A recent article in The Scientist titled “The Devolution of Evolution” states:
Nearly 40 years ago Theodosius Dobzhansky wrote: “Nothing in biology makes sense except in the light of evolution.” How is it, then, that so few newly minted PhDs in the biological sciences have taken any formal graduate school courses in evolution or biodiversity? This fosters a knowledge gap that can become difficult to fill by “osmosis” later in a scientific career. Consider the two to five years of intense postdoctoral work, followed by the even more challenging process of earning tenure. Success requires complete dedication to a specialized field of knowledge for professors who then act as advisors for the next generation of scientists, judge hundreds of submitted papers and dozens of grants, and chart new research directions.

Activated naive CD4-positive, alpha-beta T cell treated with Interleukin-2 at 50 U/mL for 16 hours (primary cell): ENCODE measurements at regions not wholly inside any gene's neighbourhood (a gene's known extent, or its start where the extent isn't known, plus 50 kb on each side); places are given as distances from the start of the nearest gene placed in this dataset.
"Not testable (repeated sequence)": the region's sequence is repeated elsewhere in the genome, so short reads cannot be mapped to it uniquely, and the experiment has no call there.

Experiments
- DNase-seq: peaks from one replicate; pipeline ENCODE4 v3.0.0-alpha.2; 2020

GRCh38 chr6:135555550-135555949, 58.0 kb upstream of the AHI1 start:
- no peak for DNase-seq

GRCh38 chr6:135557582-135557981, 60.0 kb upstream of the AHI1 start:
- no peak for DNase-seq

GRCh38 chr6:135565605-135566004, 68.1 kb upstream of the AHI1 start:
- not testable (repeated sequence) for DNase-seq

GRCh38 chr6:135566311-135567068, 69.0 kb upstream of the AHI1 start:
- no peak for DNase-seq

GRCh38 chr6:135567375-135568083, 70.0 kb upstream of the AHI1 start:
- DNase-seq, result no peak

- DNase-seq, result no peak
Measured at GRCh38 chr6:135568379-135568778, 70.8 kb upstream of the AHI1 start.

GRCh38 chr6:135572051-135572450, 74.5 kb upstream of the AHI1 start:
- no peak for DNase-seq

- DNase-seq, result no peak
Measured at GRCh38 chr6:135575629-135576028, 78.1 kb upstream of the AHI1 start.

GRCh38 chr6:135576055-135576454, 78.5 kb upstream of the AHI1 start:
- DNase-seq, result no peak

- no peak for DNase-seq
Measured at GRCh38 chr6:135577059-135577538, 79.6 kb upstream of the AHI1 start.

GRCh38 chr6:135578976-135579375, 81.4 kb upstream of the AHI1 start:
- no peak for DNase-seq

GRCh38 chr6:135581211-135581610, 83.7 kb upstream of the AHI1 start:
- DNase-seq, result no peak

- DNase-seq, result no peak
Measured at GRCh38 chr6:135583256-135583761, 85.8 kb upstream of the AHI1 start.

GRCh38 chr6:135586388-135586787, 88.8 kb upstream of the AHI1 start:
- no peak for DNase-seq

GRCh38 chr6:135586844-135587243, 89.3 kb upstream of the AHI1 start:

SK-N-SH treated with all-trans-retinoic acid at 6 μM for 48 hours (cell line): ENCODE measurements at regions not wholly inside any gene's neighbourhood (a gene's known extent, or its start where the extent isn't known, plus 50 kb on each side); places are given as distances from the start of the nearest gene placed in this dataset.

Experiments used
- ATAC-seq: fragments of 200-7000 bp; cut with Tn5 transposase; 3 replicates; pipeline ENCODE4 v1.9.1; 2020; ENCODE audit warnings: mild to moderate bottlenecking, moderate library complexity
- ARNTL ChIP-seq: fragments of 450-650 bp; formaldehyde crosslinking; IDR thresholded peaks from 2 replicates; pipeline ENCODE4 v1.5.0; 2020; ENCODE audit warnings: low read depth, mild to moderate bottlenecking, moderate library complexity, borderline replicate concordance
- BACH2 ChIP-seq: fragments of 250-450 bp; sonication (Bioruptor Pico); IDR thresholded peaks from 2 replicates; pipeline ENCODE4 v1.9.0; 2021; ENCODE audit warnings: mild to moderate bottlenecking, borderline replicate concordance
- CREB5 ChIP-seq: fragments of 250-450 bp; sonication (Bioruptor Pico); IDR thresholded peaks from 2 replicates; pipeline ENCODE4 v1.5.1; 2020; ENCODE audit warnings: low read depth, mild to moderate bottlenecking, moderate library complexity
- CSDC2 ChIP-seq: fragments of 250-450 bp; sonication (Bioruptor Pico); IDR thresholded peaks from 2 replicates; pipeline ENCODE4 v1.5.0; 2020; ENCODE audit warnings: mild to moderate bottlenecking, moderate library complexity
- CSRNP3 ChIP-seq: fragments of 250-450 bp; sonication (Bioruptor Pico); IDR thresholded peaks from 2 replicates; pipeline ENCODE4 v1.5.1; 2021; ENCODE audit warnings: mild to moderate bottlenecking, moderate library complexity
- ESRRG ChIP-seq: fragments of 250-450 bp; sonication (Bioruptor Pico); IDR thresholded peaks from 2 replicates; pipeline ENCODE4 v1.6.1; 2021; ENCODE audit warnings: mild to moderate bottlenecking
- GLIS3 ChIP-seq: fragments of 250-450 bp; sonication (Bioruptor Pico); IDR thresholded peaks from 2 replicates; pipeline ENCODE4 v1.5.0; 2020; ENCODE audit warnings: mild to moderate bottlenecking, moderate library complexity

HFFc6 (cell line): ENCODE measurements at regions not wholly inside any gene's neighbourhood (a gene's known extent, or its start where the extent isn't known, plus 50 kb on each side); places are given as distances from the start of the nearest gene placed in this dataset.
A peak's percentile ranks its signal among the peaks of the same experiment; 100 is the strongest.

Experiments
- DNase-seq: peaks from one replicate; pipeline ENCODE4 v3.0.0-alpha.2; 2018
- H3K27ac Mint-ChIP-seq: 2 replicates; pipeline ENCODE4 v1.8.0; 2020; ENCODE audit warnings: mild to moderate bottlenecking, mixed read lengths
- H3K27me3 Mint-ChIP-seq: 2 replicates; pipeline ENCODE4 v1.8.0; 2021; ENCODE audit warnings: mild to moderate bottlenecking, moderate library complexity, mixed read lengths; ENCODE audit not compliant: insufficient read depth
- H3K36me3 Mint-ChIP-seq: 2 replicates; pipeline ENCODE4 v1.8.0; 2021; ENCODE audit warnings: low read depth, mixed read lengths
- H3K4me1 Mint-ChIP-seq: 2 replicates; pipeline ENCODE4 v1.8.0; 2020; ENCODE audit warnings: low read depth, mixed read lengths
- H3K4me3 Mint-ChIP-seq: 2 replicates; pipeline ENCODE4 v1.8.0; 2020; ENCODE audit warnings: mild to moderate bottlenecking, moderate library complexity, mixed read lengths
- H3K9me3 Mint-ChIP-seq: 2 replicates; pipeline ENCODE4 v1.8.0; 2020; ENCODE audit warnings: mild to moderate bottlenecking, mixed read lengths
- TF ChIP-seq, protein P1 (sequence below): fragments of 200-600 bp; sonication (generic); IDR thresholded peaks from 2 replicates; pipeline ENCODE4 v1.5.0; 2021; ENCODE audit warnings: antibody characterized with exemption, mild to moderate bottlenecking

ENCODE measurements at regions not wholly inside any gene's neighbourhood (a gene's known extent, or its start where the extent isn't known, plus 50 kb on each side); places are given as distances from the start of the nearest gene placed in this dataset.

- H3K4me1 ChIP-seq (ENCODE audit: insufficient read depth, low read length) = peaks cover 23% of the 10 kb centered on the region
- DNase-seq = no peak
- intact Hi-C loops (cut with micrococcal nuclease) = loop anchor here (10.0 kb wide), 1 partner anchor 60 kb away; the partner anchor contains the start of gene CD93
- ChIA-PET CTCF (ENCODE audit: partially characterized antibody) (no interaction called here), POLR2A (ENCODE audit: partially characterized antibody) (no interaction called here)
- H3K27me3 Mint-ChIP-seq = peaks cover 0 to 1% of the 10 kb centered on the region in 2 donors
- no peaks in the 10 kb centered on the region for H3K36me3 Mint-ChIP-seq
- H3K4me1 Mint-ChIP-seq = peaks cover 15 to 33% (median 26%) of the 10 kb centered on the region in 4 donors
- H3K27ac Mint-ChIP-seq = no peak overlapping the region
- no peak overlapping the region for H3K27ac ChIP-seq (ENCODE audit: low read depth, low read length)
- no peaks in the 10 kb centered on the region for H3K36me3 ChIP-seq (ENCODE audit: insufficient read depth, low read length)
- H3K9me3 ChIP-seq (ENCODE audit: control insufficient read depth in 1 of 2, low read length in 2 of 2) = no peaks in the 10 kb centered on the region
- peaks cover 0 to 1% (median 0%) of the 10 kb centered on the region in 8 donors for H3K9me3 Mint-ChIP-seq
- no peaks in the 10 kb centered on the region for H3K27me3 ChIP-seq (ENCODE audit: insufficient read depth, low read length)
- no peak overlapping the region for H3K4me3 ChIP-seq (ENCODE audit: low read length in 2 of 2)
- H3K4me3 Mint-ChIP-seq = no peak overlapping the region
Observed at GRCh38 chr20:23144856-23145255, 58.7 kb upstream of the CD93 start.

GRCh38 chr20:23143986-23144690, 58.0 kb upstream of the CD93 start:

To some extent the problem appears to be hereditary: a generation of biologists without an adequate background in evolution gave rise to a second generation of biologists who came of age during the molecular biology boom of the 1980s and 1990s. These trends could now repeat with a third generation working in the current genomic era that began early in the 21st century.
Frankly, the answer is so obvious that few committed evolutionists will accept it: Much in biology can make sense outside of the light of neo-Darwinian evolution.
The article concludes: “As Peter Medawar eloquently put it, ‘The alternative to thinking in evolutionary terms is not to think at all.'” But it seems that the past two generations of biologists, who have made many of the most important advances in the history of biology were supposedly working without “an adequate background in evolution.” They seem to be doing just fine.